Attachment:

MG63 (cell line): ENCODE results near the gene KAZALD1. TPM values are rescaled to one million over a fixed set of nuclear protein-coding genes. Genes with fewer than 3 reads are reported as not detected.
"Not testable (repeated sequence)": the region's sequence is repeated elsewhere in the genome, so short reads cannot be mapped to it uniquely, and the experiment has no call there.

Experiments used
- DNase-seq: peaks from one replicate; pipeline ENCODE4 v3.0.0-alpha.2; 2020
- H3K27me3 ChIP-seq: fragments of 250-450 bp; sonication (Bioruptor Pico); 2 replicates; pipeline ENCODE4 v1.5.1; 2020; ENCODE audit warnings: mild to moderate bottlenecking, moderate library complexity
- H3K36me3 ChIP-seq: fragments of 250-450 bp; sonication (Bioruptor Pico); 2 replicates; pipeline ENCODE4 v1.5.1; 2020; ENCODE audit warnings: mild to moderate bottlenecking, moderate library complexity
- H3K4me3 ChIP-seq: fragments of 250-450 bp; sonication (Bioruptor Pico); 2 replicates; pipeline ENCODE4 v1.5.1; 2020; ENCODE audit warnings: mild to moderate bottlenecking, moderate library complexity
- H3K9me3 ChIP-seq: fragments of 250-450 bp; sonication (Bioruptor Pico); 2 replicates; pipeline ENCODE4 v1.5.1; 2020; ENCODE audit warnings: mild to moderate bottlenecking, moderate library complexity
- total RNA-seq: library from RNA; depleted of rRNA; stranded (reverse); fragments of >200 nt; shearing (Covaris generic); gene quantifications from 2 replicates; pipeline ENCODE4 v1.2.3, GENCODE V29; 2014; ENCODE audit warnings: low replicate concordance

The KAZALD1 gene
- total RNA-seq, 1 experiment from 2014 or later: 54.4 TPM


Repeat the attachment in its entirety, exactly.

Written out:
MG63 (cell line): ENCODE results near the gene KAZALD1. TPM values are rescaled to one million over a fixed set of nuclear protein-coding genes. Genes with fewer than 3 reads are reported as not detected.
"Not testable (repeated sequence)": the region's sequence is repeated elsewhere in the genome, so short reads cannot be mapped to it uniquely, and the experiment has no call there.

Experiments used
- DNase-seq: peaks from one replicate; pipeline ENCODE4 v3.0.0-alpha.2; 2020
- H3K27me3 ChIP-seq: fragments of 250-450 bp; sonication (Bioruptor Pico); 2 replicates; pipeline ENCODE4 v1.5.1; 2020; ENCODE audit warnings: mild to moderate bottlenecking, moderate library complexity
- H3K36me3 ChIP-seq: fragments of 250-450 bp; sonication (Bioruptor Pico); 2 replicates; pipeline ENCODE4 v1.5.1; 2020; ENCODE audit warnings: mild to moderate bottlenecking, moderate library complexity
- H3K4me3 ChIP-seq: fragments of 250-450 bp; sonication (Bioruptor Pico); 2 replicates; pipeline ENCODE4 v1.5.1; 2020; ENCODE audit warnings: mild to moderate bottlenecking, moderate library complexity
- H3K9me3 ChIP-seq: fragments of 250-450 bp; sonication (Bioruptor Pico); 2 replicates; pipeline ENCODE4 v1.5.1; 2020; ENCODE audit warnings: mild to moderate bottlenecking, moderate library complexity
- total RNA-seq: library from RNA; depleted of rRNA; stranded (reverse); fragments of >200 nt; shearing (Covaris generic); gene quantifications from 2 replicates; pipeline ENCODE4 v1.2.3, GENCODE V29; 2014; ENCODE audit warnings: low replicate concordance

The KAZALD1 gene
- total RNA-seq, 1 experiment from 2014 or later: 54.4 TPM